Sen. Scott Jensen (R-Chaska) issued a Facebook video and an accompanying statement Tuesday, voicing concerns regarding efforts to mitigate the spread of COVID-19.
"Family doc in the trenches. Seeing patients today, fielding numerous phone calls," said Dr. Jensen, wearing his doctor's coat and stethoscope.
"Scaring people to death isn't helping us. We are going to, in short order, if not already, have supply chains get interpreted and some of these are critical supplies. We need to be careful," Jensen said.
"Seniors are at risk. I'm having seniors call in today saying 'I don't want to have that blood thinner test today, because I don't want to go near anybody.' If they bleed, that's a lot bigger likelihood that they'll die or have a stroke than what the coronavirus can do to them," he said, also discussing issues of stress and suicide.
"We could be more laser-focused. It feels like we're throwing mud on the wall to see what sticks," Jensen said. "Singapore and Hong Kong were, if you will, mirror images of each other in terms of what they did with school closings and what they found was that closing schools didn't do anything to mitigate or suppress the disease.
"We're seeing reports come from around the world that say that the six-foot, 10-minute rule may be more trendy than real and that we may be going overboard."
"Shelter in place sounds sort of nifty, but it may not be doing nearly what we think it is. I think we flatten the curve. I think it's important to remember that containment is a lost cause. We need to keep having viral exposure so that more and more of us can build up that life-sustaining immunity. We need to be laser-focused on trying to protect those who is most at risk — the elderly, the fragile, those with significant illnesses, and even then we will not be able to avoid the occasional young person dying."
"Every year we have 40,000 people die of influenza in this country," Jensen said. "Death rate? In a typical year, we lose more in a month of flu easily than those who have died of COVID-19," he stated in a video.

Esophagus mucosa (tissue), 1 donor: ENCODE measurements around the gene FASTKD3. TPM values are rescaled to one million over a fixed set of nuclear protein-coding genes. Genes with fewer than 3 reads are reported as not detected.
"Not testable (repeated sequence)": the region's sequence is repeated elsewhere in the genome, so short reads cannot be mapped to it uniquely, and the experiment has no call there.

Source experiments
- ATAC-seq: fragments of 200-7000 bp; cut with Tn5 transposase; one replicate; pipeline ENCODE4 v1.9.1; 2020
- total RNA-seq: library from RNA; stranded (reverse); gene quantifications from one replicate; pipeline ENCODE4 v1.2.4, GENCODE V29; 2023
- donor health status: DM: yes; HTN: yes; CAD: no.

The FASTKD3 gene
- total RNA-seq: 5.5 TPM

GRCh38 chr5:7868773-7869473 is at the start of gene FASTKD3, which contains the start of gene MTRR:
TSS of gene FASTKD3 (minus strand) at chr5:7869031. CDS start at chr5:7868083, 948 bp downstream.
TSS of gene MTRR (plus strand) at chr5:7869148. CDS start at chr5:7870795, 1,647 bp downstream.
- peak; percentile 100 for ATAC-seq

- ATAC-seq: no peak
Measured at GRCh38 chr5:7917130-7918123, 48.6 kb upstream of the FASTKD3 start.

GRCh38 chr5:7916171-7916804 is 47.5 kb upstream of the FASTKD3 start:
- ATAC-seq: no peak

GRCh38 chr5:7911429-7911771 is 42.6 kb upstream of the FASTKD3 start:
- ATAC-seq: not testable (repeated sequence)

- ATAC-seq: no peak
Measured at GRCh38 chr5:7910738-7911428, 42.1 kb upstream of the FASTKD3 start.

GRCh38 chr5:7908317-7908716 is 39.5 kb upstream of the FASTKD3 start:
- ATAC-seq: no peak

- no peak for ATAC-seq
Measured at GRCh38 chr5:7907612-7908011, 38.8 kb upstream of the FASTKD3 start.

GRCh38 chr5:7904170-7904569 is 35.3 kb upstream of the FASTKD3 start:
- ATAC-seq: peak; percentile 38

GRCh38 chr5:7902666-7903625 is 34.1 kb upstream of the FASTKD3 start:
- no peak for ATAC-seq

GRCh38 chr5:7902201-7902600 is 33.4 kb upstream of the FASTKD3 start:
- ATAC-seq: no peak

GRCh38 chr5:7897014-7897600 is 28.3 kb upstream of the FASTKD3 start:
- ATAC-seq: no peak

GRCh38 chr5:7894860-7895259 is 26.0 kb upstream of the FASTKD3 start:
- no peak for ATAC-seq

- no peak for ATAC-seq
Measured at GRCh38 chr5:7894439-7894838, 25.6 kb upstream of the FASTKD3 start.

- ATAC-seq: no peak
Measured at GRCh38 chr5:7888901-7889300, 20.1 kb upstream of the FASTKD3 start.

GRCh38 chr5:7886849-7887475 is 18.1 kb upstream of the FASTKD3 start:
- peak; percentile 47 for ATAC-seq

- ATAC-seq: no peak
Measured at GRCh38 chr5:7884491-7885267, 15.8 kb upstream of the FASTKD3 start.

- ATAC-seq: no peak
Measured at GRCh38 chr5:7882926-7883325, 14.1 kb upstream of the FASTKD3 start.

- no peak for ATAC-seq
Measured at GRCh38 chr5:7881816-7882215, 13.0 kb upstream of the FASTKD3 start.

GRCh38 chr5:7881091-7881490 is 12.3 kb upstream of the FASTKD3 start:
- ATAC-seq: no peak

"I urge all of us to be thoughtful, to think, to be kind, to be thankful. I urge our leaders — remember we don't have a cure. we are just trying to mitigate and suppress, and if in so doing we're killing people that won't get counted, did we really do what we wanted? We need to be thoughtful. Americans, Minnesotans. We're going to get through this, but it's not going to be fun."
Jensen began his video quoting from a recent New York Times column by Thomas Friedman that stated " ... can we more surgically minimize the threat of this virus to those most vulnerable while we maximize the chances for as many Americans as possible to safely go back to work ..."
Jensen ended his video quoting Psalm 46:10: "The words are 'Be still and know that I am God.' I think about those words a lot. Take care."
Jensen, who represents District 47, which includes most of Carver County, has announced that he isn't running for reelection.
Jensen issued this accompanying statement, with a link to the video:
“We must protect our seniors, those with significant illnesses, and the vulnerable. We can do that successfully without playing into a rhetoric of fear.
“My concern is that we may be unnecessarily causing harm in an effort to do good when we actually could be more laser focused on what is going to help us get through this terrible time. Endangering businesses, compromising supply chains, and generating extraordinary stress in people around the world may be unavoidable, but let’s be attentive to the voices of all Minnesotans.
“Not everyone who dies during this pandemic will be counted. We readily see numbers on a dashboard identifying confirmed cases and deaths. But we won’t see those who die because their support structure, medications, surgeries and basic needs are interrupted. We have to be aware of the collateral damage that may come from our initiatives.
“I ask myself these questions: What are we doing to ourselves, to our economy, and to the next generation? Are we overreaching? Will the social and financial consequences be catastrophic?
“I urge our leaders to continue to be thoughtful. As much as is possible, mitigation and suppression efforts should be driven by reproducible data and demonstrated effectiveness, not a smattering of potentially hoped-for outcomes. In short order — if not already — we will be feeling the tsunami impact of unintended consequences. We need to be judicious and careful."